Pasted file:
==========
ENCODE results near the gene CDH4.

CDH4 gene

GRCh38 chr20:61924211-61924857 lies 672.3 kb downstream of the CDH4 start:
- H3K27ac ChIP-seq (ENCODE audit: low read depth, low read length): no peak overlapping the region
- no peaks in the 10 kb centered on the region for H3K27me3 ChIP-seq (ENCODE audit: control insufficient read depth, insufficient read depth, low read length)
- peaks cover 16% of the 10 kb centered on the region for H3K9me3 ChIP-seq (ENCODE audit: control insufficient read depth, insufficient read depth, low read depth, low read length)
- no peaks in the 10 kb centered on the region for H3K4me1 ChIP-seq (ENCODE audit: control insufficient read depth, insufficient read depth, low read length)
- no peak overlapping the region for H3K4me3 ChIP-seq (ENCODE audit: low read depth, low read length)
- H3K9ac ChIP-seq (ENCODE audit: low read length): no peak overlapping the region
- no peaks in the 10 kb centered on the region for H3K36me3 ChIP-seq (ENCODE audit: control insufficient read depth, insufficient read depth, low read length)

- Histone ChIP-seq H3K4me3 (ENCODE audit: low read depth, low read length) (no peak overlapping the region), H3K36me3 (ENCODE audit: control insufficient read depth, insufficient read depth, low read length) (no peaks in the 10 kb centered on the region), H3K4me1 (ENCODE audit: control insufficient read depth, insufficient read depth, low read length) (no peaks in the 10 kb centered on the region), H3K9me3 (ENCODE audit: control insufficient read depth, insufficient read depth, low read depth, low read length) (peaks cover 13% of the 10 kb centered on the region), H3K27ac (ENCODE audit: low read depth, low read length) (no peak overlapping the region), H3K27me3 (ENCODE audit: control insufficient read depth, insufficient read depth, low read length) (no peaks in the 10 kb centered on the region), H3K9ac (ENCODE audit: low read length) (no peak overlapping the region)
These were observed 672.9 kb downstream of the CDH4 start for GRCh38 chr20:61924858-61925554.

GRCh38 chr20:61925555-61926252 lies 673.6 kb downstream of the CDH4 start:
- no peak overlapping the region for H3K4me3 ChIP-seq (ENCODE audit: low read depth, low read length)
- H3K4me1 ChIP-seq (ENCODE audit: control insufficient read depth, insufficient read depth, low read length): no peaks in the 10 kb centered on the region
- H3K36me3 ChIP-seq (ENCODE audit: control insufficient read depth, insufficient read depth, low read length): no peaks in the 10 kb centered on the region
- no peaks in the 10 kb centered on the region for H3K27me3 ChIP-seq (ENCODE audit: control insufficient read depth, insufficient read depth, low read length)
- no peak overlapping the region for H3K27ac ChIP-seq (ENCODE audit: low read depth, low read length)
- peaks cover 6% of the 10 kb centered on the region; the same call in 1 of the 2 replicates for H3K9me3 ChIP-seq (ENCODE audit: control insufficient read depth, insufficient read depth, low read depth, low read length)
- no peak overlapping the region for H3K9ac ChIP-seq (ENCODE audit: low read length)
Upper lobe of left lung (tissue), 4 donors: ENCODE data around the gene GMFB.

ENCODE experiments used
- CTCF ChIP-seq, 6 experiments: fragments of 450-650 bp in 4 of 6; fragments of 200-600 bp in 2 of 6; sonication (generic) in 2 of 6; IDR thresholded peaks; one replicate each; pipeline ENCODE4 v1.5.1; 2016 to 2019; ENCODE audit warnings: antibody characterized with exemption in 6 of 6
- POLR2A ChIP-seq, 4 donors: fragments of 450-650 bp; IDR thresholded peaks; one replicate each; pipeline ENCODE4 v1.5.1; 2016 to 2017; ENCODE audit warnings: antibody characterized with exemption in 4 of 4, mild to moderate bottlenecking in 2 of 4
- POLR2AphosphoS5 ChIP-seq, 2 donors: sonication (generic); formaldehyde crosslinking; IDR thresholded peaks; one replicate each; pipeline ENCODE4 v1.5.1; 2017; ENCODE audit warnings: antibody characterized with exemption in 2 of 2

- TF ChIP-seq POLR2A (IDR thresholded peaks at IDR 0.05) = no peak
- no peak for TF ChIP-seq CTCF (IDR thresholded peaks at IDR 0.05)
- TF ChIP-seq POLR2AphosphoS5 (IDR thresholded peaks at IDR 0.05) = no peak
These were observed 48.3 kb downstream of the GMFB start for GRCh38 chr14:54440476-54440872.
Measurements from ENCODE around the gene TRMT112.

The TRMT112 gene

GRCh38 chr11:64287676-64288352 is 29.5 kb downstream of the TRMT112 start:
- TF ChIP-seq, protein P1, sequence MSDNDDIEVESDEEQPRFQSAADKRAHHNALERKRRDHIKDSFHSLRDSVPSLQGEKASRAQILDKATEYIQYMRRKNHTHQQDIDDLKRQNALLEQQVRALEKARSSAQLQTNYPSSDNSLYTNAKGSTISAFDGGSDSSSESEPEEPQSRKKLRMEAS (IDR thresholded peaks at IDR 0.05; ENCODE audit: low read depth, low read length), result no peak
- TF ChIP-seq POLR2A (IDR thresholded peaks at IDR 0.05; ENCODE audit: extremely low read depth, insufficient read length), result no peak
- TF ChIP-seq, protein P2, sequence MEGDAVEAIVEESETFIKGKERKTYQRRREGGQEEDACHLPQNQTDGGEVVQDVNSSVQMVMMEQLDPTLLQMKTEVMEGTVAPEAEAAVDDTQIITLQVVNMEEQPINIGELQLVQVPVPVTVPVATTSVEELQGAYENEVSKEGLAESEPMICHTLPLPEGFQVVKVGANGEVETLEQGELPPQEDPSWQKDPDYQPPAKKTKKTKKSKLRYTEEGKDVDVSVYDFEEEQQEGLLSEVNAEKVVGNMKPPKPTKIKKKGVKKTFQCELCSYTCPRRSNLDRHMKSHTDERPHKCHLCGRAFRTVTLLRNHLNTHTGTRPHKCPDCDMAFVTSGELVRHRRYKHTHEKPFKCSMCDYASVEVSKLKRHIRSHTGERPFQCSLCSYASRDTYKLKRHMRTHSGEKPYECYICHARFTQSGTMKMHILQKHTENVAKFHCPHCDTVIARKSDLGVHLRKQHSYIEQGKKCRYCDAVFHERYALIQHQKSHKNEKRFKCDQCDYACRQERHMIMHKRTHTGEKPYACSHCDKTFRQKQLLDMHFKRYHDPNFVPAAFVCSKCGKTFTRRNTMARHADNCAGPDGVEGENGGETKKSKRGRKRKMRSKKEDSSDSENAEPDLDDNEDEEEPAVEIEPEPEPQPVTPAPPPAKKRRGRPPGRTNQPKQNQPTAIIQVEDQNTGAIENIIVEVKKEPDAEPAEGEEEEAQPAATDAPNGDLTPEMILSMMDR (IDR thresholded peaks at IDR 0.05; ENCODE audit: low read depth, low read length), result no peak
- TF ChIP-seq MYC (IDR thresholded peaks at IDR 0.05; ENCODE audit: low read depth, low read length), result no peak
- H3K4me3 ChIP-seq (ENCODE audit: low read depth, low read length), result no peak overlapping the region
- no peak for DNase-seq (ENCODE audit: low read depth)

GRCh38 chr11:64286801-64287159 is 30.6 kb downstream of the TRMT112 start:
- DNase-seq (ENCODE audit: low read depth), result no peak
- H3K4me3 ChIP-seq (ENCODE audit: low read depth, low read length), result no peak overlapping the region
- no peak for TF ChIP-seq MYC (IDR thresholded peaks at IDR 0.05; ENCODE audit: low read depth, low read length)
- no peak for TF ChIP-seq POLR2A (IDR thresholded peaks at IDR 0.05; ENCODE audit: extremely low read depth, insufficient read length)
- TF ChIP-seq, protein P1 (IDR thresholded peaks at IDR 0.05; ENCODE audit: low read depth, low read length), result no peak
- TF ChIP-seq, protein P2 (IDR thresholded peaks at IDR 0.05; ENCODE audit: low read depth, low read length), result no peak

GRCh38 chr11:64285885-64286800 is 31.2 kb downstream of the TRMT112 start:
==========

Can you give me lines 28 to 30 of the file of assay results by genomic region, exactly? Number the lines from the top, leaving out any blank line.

- TF ChIP-seq POLR2AphosphoS5 (IDR thresholded peaks at IDR 0.05) = no peak
These were observed 48.3 kb downstream of the GMFB start for GRCh38 chr14:54440476-54440872.
Measurements from ENCODE around the gene TRMT112.